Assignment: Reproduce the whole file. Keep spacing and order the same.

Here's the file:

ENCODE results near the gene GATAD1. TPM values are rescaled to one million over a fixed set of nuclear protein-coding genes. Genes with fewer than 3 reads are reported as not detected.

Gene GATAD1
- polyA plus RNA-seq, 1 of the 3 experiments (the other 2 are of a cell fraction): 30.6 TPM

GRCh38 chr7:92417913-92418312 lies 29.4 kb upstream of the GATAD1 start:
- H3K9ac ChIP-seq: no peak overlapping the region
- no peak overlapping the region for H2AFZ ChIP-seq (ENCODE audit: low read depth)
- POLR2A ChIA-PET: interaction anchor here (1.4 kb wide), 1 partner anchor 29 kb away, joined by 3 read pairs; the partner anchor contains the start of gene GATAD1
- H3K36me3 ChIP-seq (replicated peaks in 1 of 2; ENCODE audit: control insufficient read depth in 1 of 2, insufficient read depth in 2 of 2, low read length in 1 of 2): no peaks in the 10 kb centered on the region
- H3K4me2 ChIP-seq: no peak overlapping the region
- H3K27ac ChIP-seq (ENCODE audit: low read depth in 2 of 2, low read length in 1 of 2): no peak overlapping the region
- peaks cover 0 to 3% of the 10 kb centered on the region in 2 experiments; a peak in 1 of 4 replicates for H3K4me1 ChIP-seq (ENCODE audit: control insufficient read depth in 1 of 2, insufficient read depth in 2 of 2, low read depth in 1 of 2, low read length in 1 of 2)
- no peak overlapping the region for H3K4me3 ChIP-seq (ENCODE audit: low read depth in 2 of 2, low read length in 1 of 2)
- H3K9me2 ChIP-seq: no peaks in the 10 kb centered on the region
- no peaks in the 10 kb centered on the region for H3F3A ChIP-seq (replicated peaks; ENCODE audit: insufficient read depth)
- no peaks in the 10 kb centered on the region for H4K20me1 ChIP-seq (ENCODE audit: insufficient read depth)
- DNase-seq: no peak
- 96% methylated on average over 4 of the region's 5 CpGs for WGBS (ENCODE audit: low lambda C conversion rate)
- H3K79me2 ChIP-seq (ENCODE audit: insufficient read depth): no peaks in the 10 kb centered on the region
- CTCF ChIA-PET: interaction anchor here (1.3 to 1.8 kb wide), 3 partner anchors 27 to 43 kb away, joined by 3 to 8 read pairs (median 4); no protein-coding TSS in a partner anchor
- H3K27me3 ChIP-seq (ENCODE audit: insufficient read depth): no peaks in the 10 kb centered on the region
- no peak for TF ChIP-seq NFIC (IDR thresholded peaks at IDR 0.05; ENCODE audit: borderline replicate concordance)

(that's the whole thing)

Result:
ENCODE results near the gene GATAD1. TPM values are rescaled to one million over a fixed set of nuclear protein-coding genes. Genes with fewer than 3 reads are reported as not detected.

Gene GATAD1
- polyA plus RNA-seq, 1 of the 3 experiments (the other 2 are of a cell fraction): 30.6 TPM

GRCh38 chr7:92417913-92418312 lies 29.4 kb upstream of the GATAD1 start:
- H3K9ac ChIP-seq: no peak overlapping the region
- no peak overlapping the region for H2AFZ ChIP-seq (ENCODE audit: low read depth)
- POLR2A ChIA-PET: interaction anchor here (1.4 kb wide), 1 partner anchor 29 kb away, joined by 3 read pairs; the partner anchor contains the start of gene GATAD1
- H3K36me3 ChIP-seq (replicated peaks in 1 of 2; ENCODE audit: control insufficient read depth in 1 of 2, insufficient read depth in 2 of 2, low read length in 1 of 2): no peaks in the 10 kb centered on the region
- H3K4me2 ChIP-seq: no peak overlapping the region
- H3K27ac ChIP-seq (ENCODE audit: low read depth in 2 of 2, low read length in 1 of 2): no peak overlapping the region
- peaks cover 0 to 3% of the 10 kb centered on the region in 2 experiments; a peak in 1 of 4 replicates for H3K4me1 ChIP-seq (ENCODE audit: control insufficient read depth in 1 of 2, insufficient read depth in 2 of 2, low read depth in 1 of 2, low read length in 1 of 2)
- no peak overlapping the region for H3K4me3 ChIP-seq (ENCODE audit: low read depth in 2 of 2, low read length in 1 of 2)
- H3K9me2 ChIP-seq: no peaks in the 10 kb centered on the region
- no peaks in the 10 kb centered on the region for H3F3A ChIP-seq (replicated peaks; ENCODE audit: insufficient read depth)
- no peaks in the 10 kb centered on the region for H4K20me1 ChIP-seq (ENCODE audit: insufficient read depth)
- DNase-seq: no peak
- 96% methylated on average over 4 of the region's 5 CpGs for WGBS (ENCODE audit: low lambda C conversion rate)
- H3K79me2 ChIP-seq (ENCODE audit: insufficient read depth): no peaks in the 10 kb centered on the region
- CTCF ChIA-PET: interaction anchor here (1.3 to 1.8 kb wide), 3 partner anchors 27 to 43 kb away, joined by 3 to 8 read pairs (median 4); no protein-coding TSS in a partner anchor
- H3K27me3 ChIP-seq (ENCODE audit: insufficient read depth): no peaks in the 10 kb centered on the region
- no peak for TF ChIP-seq NFIC (IDR thresholded peaks at IDR 0.05; ENCODE audit: borderline replicate concordance)